Alaska Supreme Court Opinions made Available by Touch N' Go Systems and Bright Solutions

Touch N' Go, the DeskTop In-and-Out Board makes your office run smoother. Visit Touch N' Go's Website.
  This site is possible because of the following site sponsors. Please support them with your business.
www.gottsteinLaw.com

You can search the entire site. or go to the recent opinions, or the chronological or subject indices.

Sandstrom & Sons, Inc. v. State of Alaska (12/24/92), 843 P 2d 645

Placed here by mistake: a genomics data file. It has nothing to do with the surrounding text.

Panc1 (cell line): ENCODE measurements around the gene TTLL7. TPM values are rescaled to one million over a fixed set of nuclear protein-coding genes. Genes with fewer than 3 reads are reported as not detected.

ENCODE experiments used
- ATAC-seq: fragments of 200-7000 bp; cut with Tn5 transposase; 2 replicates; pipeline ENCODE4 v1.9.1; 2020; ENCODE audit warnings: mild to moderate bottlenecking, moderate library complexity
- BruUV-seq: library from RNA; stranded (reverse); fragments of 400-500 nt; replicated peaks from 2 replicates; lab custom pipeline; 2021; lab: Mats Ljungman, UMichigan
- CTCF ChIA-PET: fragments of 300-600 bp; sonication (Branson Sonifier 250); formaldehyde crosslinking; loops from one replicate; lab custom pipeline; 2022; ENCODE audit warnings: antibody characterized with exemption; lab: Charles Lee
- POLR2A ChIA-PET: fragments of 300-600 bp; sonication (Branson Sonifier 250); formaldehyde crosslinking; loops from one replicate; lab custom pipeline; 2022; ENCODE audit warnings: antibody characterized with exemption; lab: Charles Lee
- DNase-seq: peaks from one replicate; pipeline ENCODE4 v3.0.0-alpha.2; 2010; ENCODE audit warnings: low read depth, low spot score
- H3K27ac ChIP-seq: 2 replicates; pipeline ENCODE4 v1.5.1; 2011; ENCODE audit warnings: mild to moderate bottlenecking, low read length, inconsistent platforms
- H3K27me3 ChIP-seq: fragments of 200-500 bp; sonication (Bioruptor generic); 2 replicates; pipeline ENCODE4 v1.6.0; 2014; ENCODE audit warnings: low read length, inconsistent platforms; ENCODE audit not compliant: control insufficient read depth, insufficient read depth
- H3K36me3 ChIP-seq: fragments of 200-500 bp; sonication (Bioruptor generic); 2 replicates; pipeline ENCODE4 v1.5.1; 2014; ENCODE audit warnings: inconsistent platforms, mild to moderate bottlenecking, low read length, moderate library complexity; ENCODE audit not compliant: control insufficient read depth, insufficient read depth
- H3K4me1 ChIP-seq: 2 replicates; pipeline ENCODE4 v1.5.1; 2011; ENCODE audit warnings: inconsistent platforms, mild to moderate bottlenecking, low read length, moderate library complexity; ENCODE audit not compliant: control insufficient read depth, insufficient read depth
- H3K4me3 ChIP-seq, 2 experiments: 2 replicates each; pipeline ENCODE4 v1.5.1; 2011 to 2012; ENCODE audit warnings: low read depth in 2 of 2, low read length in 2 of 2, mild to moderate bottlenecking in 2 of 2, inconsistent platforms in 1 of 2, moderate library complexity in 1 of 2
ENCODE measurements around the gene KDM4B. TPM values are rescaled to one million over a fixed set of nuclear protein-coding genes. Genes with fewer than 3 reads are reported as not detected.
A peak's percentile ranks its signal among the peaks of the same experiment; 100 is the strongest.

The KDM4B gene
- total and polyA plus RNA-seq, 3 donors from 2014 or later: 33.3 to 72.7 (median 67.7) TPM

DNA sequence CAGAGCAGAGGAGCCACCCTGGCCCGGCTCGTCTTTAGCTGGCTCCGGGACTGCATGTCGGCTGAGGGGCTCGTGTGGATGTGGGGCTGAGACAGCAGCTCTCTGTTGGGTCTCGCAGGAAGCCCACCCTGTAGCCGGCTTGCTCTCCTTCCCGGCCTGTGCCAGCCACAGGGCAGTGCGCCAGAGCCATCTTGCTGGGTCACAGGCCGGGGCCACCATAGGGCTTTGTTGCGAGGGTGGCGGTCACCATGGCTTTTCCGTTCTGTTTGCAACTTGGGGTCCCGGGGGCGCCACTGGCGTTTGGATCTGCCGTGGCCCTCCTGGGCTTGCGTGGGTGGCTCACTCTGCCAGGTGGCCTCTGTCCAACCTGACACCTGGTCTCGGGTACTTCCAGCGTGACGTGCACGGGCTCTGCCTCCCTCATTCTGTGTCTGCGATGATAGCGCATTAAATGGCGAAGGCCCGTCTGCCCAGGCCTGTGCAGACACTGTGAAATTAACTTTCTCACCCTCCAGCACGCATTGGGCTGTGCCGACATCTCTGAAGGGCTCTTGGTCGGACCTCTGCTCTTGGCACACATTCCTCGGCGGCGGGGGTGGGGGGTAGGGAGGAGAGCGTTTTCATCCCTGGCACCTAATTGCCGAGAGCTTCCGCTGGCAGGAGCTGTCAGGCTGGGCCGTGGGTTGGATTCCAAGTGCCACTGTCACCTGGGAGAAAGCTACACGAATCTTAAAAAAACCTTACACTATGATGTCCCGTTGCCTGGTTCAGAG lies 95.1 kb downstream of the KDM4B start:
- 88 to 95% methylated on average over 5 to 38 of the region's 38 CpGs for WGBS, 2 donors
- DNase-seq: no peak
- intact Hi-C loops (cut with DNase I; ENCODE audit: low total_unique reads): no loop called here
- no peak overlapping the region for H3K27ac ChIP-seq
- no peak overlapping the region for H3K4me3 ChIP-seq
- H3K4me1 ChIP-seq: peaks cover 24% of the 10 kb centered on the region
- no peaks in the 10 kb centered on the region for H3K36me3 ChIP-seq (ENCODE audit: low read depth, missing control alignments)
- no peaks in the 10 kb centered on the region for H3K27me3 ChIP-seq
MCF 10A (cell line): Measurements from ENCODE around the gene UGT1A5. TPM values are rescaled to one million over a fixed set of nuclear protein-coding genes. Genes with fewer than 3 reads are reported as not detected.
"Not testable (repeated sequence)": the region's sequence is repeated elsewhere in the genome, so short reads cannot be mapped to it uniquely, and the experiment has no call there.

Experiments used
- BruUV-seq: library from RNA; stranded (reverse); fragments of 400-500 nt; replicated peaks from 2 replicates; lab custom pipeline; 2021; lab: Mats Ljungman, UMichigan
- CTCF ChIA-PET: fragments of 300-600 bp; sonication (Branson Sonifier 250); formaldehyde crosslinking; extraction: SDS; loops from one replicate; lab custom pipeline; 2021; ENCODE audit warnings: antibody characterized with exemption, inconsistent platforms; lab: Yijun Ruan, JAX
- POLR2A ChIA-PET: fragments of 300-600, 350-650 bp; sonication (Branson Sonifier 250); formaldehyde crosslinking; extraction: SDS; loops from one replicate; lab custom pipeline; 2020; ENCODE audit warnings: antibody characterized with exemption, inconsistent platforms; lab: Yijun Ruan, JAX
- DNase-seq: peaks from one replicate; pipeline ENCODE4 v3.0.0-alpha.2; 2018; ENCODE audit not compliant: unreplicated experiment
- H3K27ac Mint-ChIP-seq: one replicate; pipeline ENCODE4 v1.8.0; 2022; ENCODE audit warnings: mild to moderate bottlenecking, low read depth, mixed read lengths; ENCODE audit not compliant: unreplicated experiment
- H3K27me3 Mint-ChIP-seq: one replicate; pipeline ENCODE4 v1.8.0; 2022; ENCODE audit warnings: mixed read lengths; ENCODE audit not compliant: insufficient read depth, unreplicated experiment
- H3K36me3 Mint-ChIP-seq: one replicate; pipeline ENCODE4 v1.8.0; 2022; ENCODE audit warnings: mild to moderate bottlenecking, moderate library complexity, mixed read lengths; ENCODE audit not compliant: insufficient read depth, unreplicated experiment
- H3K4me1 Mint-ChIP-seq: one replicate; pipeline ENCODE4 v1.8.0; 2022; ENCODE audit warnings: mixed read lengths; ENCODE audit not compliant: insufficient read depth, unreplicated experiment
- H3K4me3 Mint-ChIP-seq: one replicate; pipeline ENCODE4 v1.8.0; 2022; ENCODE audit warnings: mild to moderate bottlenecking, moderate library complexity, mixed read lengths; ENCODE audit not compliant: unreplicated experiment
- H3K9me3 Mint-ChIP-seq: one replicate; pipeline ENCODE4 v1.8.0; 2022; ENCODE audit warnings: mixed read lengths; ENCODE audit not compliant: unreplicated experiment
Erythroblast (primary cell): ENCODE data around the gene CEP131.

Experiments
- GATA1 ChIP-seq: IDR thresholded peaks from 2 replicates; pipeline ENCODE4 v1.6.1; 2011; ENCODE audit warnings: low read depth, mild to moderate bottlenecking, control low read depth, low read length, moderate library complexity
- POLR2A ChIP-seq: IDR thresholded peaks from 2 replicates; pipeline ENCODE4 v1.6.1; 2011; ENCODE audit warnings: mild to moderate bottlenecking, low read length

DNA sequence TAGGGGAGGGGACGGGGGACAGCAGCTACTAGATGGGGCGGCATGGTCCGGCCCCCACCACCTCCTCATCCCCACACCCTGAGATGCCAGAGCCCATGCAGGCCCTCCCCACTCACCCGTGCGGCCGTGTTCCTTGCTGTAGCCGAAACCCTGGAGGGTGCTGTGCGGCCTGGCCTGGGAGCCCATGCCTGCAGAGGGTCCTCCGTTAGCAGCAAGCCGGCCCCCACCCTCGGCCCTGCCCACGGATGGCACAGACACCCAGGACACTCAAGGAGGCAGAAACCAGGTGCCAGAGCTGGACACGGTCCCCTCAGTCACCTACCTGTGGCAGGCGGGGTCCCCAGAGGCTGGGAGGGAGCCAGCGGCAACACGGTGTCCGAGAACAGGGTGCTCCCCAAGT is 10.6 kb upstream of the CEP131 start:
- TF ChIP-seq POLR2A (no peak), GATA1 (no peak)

Notice: This is subject to formal correction before publication in the Pacific Reporter. Readers are requested to bring typographical or other formal errors to the attention of the Clerk of the Appellate Courts, 303 K Street, Anchorage, Alaska 99501, in order that corrections may be made prior to permanent publication. THE SUPREME COURT OF THE STATE OF ALASKA SANDSTROM & SONS, INC., ) an Alaska corporation, ) Supreme Court No. S-4608 ) Appellant, ) Trial Court No. ) 3AN-89-08120 Civil v. ) ) O P I N I O N STATE OF ALASKA, ) ) Appellee. ) [No. 3909 - December 24, 1992] ______________________________) Appeal from the Superior Court of the State of Alaska, Third Judicial District, Anchorage, J. Justin Ripley, Judge. Appearances: James T. Stanley and Susan D. Mack, James T. Stanley Corporation, P.C., Anchorage, for Appellant. James F. Klasen, Assistant Attorney General, Anchorage, Charles E. Cole, Attorney General, Juneau, for Appellee. Before: Rabinowitz, Chief Justice, Burke, Matthews, Compton, and Moore, Justices. BURKE, Justice. I. INTRODUCTION Sandstrom & Sons, Inc. sued the State of Alaska for breach of contract. During the course of the litigation, Sandstrom failed to comply with a superior court order requiring Sandstrom to produce discoverable materials. It also failed to oppose in a timely fashion the State's motion for summary judgment. As a sanction, the superior court dismissed Sandstrom's suit with prejudice. Sandstrom appeals. We remand. II. FACTS Sandstrom sued the State over a road construction contract dispute on September 27, 1989. The superior court placed the case on the "fast track"pursuant to Civil Rule 16.1. Civil Rule 16.1(k) required Sandstrom to produce certain documents not later than 75 days after service of the summons and complaint.1 It is undisputed that Sandstrom failed to comply with this rule. On August 17, 1990, the superior court moved the case to the inactive calendar, warning Sandstrom that it would be dismissed "unless prior to the 61st day [after August 17] a valid motion to Set Trial and Certificate are filed." On October 16, Sandstrom filed its Motion to Set Trial and Certificate. In the motion, Sandstrom claimed, incorrectly, that it was in the process of complying with Civil Rule 16.1(k). On December 12, the State submitted eleven inter rogatories and a request for production of documents to Sandstrom.2 Although the answers and production were due on January 11, 1991,3 Sandstrom never responded to the interrogatories and failed to produce all the requested documents.4 On February 6, the State filed a motion to compel Sandstrom to comply. Sandstrom never responded to the State's motion to compel. On February 19, the State filed a motion for summary judgment. On February 20, Sandstrom moved to allow Sandstrom's attorney, Craig Schmidt, to withdraw from representing Sandstrom. On March 4, the superior court granted Sandstrom's motion allowing Schmidt to withdraw, but ordered Sandstrom to immediately retain another attorney: "New counsel for the corporate plaintiff shall enter [an] appearance immediately." At the same time, the superior court granted the State's motion to compel, ordering Sandstrom to comply with the State's discovery requests by March 25. The court also ordered Sandstrom to "file and personally serve an opposition to the state's motion for summary judgment" by March 25. The court expressly warned Sandstrom that it would dismiss Sandstrom's complaint if Sandstrom did not oppose the State's motion for summary judgment: "Failure of the plaintiff to oppose the state's motion for summary judgment within 20 days from the date of this order shall result in the dismissal of the plaintiff's complaint." Despite the superior court's order to immediately retain another attorney, Sandstrom did not begin looking for another attorney until March 11, and did not retain another attorney until March 26, one day after the court's deadline for Sandstrom to respond to the State's discovery requests and to oppose the State's motion for summary judgment. Even after retaining another attorney, Sandstrom did not respond to the State's discovery requests, and did not oppose the State's motion for summary judgment. Instead, on March 29 Sandstrom requested a sixty day extension of time to oppose the State's motion for summary judgment "with the appropriate extensions for discovery." In response to Sandstrom's motion for extensions of time, the State asked the superior court to dismiss Sandstrom's action as a Civil Rule 37(b) sanction for Sandstrom's failure to comply with the court's discovery order. The superior court did not explicitly address Sandstrom's March 29 motion. Instead, on April 24 the superior court dismissed Sandstrom's complaint as a sanction for Sandstrom's noncompliance with the court's March 4 order. Specifically the superior court stated: The court finds that the plaintiff has failed to comply with the court's order of March 4, regarding discovery owed to the state, plaintiff has failed to timely oppose [the state's] summary judgment motion as per the March 4, 1991 order, and that the plaintiff has offered no adequate justification for that failure and further that the plaintiff's repetitious conduct in failing to provide discovery shows a willfulness to violate the court's orders and the civil rules, [sic] therefore the court hereby dismisses the plaintiff's complaint with prejudice as a sanction for failing to comply with the court's order of March 4, 1991. The superior court denied Sandstrom's motion for reconsideration. Sandstrom appeals. III. DISCUSSION Civil Rule 37(b)(2)(C) authorizes the superior court to dismiss an action if a party fails to comply with a discovery order.5 However, since the law disfavors litigation ending sanctions, the superior court has the discretion to impose such sanctions only in "extreme circumstances." Otis Elevator Co. v. Garber, 820 P.2d 1072, 1074 (Alaska 1991). We have held that "a party should not be barred from his or her day in court where an alternative remedy would suffice to make the adverse party whole." Power Constructors v. Acres American, 811 P.2d 1052, 1055 (Alaska 1991). Thus, "the record [must] clearly indicate a reasonable exploration of possible and meaningful alternatives to dismissal."Id. Additionally, for Civil Rule 37(b) sanctions to be appropriate, a party's failure to comply with a court order must be willful. Rohweder v. Fleetwood Homes of Oregon, 767 P.2d 187, 190 (Alaska 1989). "Willfulness is defined as "a conscious intent to impede discovery." Hawes Firearms Co. v. Edwards, 634 P.2d 377, 378 n.2 (Alaska 1981). In the case at bar, Sandstrom failed to comply with the superior court's order compelling it to respond to the State's discovery requests and the State's motion for summary judgment. By failing to comply with the discovery order, Sandstrom violated Civil Rule 37(b). Sandstrom argues that the superior court's dismissal with prejudice denied it procedural due process because the superior court did not hold a specific dismissal hearing. However, almost two months before the dismissal, in its March 4 discovery order, the superior court explicitly forewarned Sandstrom that it would face dismissal with prejudice if it failed to comply with the order. This order afforded Sandstrom notice and an adequate opportunity to be heard on the dismissal issue. The superior court therefore afforded Sandstrom procedural due process. Graham v. State, 633 P.2d 211, 216 (Alaska 1981) (procedural due process requires the State to afford a person an opportunity for a hearing before the State deprives that person of a protected property interest).6 The only explanation that Sandstrom offered in its brief and at oral argument to justify its misconduct is that it was without counsel from March 4, 1991 until March 26, 1991. This does not explain Sandstrom's failure to comply with the superior court's order after March 26. Moreover, it does not adequately explain Sandstrom's failure to comply with the superior court's order between March 4 and March 26.7 While Sandstrom's conduct deserves sanction, we remand the case because the superior court failed to explore any sanctions other than dismissal. In Power Constructors, we held that before dismissing a case with prejudice the superior court must examine less drastic sanctions: We do not require the court to make explicit findings concerning alternative sanctions, nor do we require it to examine every single alternate remedy to dismissal. We require only that the record clearly indicate a reasonable exploration of possible and meaningful alternatives to dismissal. 811 P.2d at 1055 (citations omitted). In Power Constructors, we found evidence of such a "reasonable exploration" since the superior court rejected the plaintiff's offer to pay for the cost of deposing out of state witnesses and its offer to pay a fine to avoid dismissal. Id. In the present case, the record contains no evidence that the superior court considered alternative sanctions. The State suggests that "the trial court considered and rejected non- litigation ending sanctions in the court's rejection of Sandstrom's motion for extension of time and in its rejection of Sandstrom's motion for reconsideration of the court's order to dismiss." Our examination of the record does not support this contention. Thus, we must remand the case for a "reasonable exploration"of alternative sanctions.8 We express no view at this time as to whether the imposition of a litigation ending sanction of dismissal with prejudice is warranted. REMANDED for further proceedings as required by this opinion. _______________________________ 1. Civil Rule 16.1(k) required in part that Sandstrom furnish the State with all documents regarding the interpretation of their contract and all documents evidencing damages by December 19, 1989. 2. Many of the items requested by the State were due a year earlier pursuant to Civil Rule 16.1(k). 3. Civil Rules 33(a) and 34(b) provide that a party has 30 days to respond to interrogatory and production of document requests. 4. On January 22, 1991, Sandstrom responded to the State's request for production by indicating that the documents requested were available for copying. However, when the State reviewed the documents it discovered that "numerous categories of documents were completely missing including employee and equipment time cards, accounting ledgers, payroll records and all other documents verifying the claimed damages." 5. We review a trial court's choice of Rule 37 sanctions for abuse of discretion. Alaska Trams v. Alaska Elec. Light & Power, 743 P.2d 350, 354 (Alaska 1987). 6. In addition, in response to Sandstrom's motion for extensions of time, the State specifically requested the superior court to dismiss Sandstrom's action as a Civil Rule 37(b) sanction for Sandstrom's failure to comply with the court's discovery order. Sandstrom had the opportunity to oppose the State's request in its reply brief. This opportunity independently afforded Sandstrom procedural due process. 7. Sandstrom's delay in finding a new attorney was not reasonable. According to Sandstrom, sometime between December 18, 1990 and January 22, 1991, its original attorney, Craig Schmidt, "ceased practicing law." Therefore, Sandstrom should have started searching for a new attorney on January 22, at the latest. However, according to Sandstrom it did not start looking for a new attorney until March 11. This occurred twenty days after Sandstrom filed its motion to recuse Schmidt and seven days after the superior court granted that motion. 8. We note that Power Constructors addressed dismissal under Civil Rule 41(e), whereas the present case concerns dismissal under Civil Rule 37(b)(2)(C). The Power Constructors requirement that the court examine alternative sanctions applies with equal force to Rule 37(b) since the results of the two Rules are the same: A party is barred from his or her day in court. Such an "extreme sanction"should always require an examination of alternative sanctions.